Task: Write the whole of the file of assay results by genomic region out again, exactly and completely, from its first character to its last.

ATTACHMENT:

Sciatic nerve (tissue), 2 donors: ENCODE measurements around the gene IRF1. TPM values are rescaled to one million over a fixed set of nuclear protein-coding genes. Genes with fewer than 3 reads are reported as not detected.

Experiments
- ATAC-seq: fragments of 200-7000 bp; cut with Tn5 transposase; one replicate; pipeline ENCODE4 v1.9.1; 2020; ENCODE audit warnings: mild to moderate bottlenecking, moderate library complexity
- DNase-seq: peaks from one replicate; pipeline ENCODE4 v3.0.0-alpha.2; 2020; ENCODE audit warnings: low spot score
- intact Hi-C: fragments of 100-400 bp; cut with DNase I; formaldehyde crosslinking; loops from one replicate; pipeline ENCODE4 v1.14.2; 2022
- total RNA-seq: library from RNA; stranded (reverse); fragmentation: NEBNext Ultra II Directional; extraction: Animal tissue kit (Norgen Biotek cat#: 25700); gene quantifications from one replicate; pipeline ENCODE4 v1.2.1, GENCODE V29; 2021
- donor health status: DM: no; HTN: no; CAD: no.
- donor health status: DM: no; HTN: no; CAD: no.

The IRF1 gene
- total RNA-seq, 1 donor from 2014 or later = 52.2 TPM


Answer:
Sciatic nerve (tissue), 2 donors: ENCODE measurements around the gene IRF1. TPM values are rescaled to one million over a fixed set of nuclear protein-coding genes. Genes with fewer than 3 reads are reported as not detected.

Experiments
- ATAC-seq: fragments of 200-7000 bp; cut with Tn5 transposase; one replicate; pipeline ENCODE4 v1.9.1; 2020; ENCODE audit warnings: mild to moderate bottlenecking, moderate library complexity
- DNase-seq: peaks from one replicate; pipeline ENCODE4 v3.0.0-alpha.2; 2020; ENCODE audit warnings: low spot score
- intact Hi-C: fragments of 100-400 bp; cut with DNase I; formaldehyde crosslinking; loops from one replicate; pipeline ENCODE4 v1.14.2; 2022
- total RNA-seq: library from RNA; stranded (reverse); fragmentation: NEBNext Ultra II Directional; extraction: Animal tissue kit (Norgen Biotek cat#: 25700); gene quantifications from one replicate; pipeline ENCODE4 v1.2.1, GENCODE V29; 2021
- donor health status: DM: no; HTN: no; CAD: no.
- donor health status: DM: no; HTN: no; CAD: no.

The IRF1 gene
- total RNA-seq, 1 donor from 2014 or later = 52.2 TPM